Availability

  • (1988) VHS - Cartoon Moviestars Porky!
  • (1988) LaserDisc - Cartoon Moviestars Daffy and Porky!
  • (1991) LaserDisc - The Golden Age of Looney Tunes, Volume 1, Side 1, 1930s Musicals
  • (1992) VHS - The Golden Age of Looney Tunes, Volume 1, 1930s Musicals
  • (2004) DVD - Looney Tunes Golden Collection: Volume 2, Disc 4 (restored, with original opening and credits)
  • (2005) Blu-ray, DVD - The Jazz Singer (DVD: USA 1995 dubbed version, Blu-ray: restored with original opening and credits)
  • (2011) Blu-ray, DVD - Looney Tunes Platinum Collection: Volume 1, Disc 2 (restored, with original opening and credits)
  • (2011) Blu-ray, DVD - Happy Feet (USA 1995 dubbed version)
  • (2015) DVD - Looney Tunes Musical Masterpieces (restored, with original opening and credits)
  • (2020) DVD - Looney Tunes Parodies Collection (restored, with original opening and credits)

Censorship

When this cartoon was shown on TNT's short-lived series, The Rudy and Gogo Show, two scenes were edited for time constraints (other airings of this cartoon outside TNT's The Rudy and Gogo Show were instead shown uncut, including on TBS, Cartoon Network and Boomerang) [2]:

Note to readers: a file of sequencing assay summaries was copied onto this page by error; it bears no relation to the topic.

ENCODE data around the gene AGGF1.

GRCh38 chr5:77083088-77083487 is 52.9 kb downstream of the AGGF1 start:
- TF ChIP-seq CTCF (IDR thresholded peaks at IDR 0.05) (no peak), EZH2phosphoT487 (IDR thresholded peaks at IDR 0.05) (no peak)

• Owl Jolson being forced to sing "To Cilia" and interjecting it with "I Love to Singa" before his parents catch him and he gets thrown out of the house.
  • Some of the failed auditions for Jack Bunny's radio program.

Notes

  • [3] As with many early Warners cartoons of the 1930s it is in a sense a music video designed to push a song from the Warners library.
  • The song, "I Love to Singa", was first written by Harold Arlen and Yip Harburg for the 1936 Warner Bros. feature-length film The Singing Kid. It is performed three times in the film: first by Al Jolson and Cab Calloway, then by the Yacht Club Boys and Jolson, and finally again by Calloway and Jolson. During this period, it was customary for Warners to have their animation production partner, Leon Schlesinger Productions, make Merrie Melodies cartoons based upon songs from their features.